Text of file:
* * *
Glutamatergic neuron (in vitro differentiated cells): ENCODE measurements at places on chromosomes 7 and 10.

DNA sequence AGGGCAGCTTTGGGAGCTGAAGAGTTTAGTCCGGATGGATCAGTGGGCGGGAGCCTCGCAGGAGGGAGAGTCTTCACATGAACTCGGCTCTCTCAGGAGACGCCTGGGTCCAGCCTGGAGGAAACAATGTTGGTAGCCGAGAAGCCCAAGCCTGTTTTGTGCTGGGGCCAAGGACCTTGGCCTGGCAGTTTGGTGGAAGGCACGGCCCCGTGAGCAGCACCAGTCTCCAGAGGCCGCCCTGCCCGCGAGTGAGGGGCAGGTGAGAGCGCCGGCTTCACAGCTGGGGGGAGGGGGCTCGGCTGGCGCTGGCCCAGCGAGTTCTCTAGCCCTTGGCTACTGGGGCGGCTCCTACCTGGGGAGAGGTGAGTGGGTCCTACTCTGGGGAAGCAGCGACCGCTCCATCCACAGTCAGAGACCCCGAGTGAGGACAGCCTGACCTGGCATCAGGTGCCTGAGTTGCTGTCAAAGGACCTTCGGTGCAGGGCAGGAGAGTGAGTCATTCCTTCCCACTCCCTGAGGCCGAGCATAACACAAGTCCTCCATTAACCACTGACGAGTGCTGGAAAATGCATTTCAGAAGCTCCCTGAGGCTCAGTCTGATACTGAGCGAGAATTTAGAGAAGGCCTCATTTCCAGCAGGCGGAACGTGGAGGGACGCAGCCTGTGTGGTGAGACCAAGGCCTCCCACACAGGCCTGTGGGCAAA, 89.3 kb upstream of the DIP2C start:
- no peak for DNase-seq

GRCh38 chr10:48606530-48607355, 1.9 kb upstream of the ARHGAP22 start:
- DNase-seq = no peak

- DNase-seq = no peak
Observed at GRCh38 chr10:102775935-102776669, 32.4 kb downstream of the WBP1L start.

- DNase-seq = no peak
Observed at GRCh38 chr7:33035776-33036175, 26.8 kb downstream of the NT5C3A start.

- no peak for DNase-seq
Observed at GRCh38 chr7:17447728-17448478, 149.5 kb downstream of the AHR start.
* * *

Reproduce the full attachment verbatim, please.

Glutamatergic neuron (in vitro differentiated cells): ENCODE measurements at places on chromosomes 7 and 10.

DNA sequence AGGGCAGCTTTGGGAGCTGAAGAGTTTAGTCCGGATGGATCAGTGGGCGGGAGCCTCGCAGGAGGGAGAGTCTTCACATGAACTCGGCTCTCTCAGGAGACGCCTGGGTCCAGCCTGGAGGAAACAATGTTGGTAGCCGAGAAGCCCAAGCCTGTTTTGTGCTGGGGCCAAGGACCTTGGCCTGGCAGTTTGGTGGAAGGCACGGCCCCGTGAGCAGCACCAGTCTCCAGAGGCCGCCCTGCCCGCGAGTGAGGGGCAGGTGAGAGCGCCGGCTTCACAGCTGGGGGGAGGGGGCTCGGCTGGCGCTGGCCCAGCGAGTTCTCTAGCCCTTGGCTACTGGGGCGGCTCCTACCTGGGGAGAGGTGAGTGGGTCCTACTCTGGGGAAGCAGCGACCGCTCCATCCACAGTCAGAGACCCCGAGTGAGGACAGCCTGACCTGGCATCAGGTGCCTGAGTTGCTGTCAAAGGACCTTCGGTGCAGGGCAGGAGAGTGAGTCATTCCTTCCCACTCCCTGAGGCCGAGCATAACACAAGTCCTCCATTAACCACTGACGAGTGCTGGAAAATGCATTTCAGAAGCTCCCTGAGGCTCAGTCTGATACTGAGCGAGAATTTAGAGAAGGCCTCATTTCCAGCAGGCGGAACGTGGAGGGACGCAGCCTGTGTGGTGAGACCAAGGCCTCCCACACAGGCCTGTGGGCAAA, 89.3 kb upstream of the DIP2C start:
- no peak for DNase-seq

GRCh38 chr10:48606530-48607355, 1.9 kb upstream of the ARHGAP22 start:
- DNase-seq = no peak

- DNase-seq = no peak
Observed at GRCh38 chr10:102775935-102776669, 32.4 kb downstream of the WBP1L start.

- DNase-seq = no peak
Observed at GRCh38 chr7:33035776-33036175, 26.8 kb downstream of the NT5C3A start.

- no peak for DNase-seq
Observed at GRCh38 chr7:17447728-17448478, 149.5 kb downstream of the AHR start.